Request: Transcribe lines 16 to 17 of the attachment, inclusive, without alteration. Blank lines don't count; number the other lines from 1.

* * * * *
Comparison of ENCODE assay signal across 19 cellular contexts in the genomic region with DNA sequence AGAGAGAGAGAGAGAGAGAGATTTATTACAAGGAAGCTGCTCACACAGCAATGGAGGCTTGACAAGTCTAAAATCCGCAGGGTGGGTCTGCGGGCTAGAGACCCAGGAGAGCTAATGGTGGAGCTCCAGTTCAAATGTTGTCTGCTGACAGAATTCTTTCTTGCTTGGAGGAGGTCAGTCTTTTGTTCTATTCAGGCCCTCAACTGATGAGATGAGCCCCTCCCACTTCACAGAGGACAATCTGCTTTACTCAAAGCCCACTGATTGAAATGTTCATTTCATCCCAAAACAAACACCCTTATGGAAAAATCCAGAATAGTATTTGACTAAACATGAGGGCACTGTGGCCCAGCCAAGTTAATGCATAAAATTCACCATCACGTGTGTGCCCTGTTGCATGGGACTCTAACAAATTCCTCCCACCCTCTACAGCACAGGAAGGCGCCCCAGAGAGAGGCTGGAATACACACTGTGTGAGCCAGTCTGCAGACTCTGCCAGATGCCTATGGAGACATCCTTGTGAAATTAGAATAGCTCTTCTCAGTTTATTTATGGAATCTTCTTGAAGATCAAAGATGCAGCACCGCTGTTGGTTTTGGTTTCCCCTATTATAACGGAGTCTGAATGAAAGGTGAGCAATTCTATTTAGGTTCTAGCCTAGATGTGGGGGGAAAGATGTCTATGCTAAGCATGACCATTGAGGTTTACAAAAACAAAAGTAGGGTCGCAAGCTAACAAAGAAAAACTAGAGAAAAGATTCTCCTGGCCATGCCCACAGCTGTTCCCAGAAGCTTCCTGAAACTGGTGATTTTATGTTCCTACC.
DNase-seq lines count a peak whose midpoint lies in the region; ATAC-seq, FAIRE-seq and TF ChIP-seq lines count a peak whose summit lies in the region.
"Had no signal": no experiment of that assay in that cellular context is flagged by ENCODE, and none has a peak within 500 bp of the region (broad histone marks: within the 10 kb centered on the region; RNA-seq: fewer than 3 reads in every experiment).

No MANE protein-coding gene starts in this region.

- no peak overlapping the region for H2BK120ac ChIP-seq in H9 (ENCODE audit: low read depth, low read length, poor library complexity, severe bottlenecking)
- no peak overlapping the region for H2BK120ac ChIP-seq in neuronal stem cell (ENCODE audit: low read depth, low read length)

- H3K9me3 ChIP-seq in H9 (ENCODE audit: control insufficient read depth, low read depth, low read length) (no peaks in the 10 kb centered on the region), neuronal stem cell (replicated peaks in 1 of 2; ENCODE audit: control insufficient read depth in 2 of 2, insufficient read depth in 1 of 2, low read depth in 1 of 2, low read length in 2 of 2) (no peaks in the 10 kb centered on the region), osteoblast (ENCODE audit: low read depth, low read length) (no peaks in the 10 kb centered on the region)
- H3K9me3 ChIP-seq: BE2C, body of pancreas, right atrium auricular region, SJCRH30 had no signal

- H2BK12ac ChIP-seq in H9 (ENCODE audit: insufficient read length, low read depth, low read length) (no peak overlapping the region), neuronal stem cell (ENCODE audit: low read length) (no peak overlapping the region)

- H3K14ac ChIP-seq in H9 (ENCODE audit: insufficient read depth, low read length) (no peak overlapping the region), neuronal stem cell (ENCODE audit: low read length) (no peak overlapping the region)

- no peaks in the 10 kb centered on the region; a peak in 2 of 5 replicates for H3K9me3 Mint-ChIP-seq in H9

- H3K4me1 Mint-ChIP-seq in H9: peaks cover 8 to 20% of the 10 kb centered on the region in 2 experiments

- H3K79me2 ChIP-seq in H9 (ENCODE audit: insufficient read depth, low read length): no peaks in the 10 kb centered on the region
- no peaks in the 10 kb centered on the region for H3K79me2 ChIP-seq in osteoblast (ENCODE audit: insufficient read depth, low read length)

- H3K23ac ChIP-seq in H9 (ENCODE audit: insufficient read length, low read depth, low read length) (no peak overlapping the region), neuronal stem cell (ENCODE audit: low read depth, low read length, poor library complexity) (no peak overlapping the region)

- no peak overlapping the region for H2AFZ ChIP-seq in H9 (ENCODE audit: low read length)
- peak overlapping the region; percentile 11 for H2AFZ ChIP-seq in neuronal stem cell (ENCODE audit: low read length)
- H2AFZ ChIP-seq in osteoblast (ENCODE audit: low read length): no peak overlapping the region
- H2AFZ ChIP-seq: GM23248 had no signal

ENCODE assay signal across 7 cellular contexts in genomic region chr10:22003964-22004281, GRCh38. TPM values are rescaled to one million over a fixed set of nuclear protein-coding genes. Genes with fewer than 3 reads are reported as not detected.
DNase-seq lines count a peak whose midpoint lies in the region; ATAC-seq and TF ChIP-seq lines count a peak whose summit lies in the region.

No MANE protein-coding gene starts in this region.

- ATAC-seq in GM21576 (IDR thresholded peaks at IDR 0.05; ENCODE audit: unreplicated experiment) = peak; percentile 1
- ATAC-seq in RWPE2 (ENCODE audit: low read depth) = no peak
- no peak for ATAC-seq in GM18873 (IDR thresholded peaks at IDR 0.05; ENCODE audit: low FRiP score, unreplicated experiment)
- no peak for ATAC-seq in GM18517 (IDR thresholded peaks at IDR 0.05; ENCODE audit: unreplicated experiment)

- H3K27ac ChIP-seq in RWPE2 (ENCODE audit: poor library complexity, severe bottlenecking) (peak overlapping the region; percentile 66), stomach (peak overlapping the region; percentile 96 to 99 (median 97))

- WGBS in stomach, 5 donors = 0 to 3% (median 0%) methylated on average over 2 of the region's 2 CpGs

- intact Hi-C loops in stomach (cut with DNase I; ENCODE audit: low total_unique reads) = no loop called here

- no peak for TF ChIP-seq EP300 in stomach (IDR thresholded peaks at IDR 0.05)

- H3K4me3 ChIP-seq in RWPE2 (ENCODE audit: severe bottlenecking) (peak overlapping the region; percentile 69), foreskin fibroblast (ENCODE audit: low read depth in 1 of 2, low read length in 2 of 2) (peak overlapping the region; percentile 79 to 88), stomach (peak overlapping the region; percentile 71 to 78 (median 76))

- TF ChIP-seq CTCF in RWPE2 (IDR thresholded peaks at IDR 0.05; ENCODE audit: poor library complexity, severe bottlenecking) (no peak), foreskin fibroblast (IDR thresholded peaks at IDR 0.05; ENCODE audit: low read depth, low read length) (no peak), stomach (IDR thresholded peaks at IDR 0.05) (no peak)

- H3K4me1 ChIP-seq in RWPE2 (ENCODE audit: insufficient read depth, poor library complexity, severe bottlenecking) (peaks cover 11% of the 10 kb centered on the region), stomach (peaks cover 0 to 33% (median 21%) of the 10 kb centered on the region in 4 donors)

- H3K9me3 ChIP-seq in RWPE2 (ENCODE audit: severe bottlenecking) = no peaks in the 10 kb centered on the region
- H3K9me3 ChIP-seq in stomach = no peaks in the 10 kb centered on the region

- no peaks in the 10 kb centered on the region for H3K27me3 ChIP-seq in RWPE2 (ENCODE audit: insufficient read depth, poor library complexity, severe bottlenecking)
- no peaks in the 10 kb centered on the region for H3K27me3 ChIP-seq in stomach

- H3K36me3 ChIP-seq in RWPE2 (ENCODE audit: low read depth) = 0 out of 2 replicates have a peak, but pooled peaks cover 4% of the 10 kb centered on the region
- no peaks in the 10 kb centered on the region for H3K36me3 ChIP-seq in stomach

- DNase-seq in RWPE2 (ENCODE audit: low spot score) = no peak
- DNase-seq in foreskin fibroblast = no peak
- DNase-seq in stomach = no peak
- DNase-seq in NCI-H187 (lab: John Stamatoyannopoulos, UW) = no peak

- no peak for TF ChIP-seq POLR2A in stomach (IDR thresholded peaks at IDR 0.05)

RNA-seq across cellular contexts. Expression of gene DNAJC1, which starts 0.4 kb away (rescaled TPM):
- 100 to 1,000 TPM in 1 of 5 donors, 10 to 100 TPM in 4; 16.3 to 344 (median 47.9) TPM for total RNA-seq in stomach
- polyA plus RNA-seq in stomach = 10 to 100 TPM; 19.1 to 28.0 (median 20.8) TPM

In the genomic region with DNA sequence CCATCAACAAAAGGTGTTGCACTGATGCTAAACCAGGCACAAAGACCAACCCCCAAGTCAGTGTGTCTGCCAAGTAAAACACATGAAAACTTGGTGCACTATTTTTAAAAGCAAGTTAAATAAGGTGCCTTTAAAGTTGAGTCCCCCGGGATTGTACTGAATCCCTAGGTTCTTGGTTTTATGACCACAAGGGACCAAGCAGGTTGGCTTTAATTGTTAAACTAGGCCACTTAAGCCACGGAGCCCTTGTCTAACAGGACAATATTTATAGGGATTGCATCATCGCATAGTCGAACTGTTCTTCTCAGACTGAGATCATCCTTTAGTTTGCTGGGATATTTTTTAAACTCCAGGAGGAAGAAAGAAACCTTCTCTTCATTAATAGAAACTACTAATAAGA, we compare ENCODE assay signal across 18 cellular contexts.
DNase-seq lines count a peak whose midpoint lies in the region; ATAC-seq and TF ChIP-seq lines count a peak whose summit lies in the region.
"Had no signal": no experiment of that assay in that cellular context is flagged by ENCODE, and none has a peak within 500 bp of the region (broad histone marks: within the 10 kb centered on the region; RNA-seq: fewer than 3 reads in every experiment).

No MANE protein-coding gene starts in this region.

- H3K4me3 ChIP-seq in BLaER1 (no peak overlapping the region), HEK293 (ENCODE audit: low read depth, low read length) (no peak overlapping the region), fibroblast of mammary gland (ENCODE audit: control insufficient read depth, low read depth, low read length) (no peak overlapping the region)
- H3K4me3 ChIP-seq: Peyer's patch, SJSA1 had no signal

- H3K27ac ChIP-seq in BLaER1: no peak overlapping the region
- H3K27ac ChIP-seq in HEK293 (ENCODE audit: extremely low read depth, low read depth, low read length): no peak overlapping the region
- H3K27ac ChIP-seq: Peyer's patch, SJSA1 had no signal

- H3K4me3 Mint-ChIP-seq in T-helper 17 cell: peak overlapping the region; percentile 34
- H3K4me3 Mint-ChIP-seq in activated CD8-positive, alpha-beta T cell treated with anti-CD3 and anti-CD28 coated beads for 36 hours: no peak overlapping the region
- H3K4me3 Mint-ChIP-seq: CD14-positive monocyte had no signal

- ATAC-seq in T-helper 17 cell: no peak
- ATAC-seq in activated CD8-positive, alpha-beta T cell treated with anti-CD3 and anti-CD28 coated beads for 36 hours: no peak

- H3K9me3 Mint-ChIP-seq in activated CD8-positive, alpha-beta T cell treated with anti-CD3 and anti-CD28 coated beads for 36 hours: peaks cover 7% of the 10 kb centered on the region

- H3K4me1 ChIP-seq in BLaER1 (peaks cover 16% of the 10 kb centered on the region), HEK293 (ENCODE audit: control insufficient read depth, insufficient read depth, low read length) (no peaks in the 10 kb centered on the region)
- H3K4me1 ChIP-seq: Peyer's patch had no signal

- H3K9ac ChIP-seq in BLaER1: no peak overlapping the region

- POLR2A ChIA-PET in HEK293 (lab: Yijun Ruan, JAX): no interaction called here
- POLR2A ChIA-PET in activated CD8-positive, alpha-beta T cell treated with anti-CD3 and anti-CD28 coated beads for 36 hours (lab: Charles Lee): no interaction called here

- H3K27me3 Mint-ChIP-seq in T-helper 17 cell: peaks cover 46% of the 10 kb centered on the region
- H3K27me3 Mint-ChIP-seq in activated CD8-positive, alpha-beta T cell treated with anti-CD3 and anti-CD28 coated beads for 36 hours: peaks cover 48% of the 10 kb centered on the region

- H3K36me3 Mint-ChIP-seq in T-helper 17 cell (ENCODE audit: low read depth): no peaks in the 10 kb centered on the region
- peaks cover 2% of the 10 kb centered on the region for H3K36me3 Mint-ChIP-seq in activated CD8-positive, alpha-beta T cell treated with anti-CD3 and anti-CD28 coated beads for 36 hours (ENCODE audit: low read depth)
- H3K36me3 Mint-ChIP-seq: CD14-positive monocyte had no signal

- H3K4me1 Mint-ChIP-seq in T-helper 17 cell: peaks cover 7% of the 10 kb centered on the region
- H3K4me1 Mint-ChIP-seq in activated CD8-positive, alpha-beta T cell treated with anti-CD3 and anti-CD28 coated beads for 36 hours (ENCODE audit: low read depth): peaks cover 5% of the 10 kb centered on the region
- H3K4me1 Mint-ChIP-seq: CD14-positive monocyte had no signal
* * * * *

- no peak overlapping the region for H2AFZ ChIP-seq in H9 (ENCODE audit: low read length)
- peak overlapping the region; percentile 11 for H2AFZ ChIP-seq in neuronal stem cell (ENCODE audit: low read length)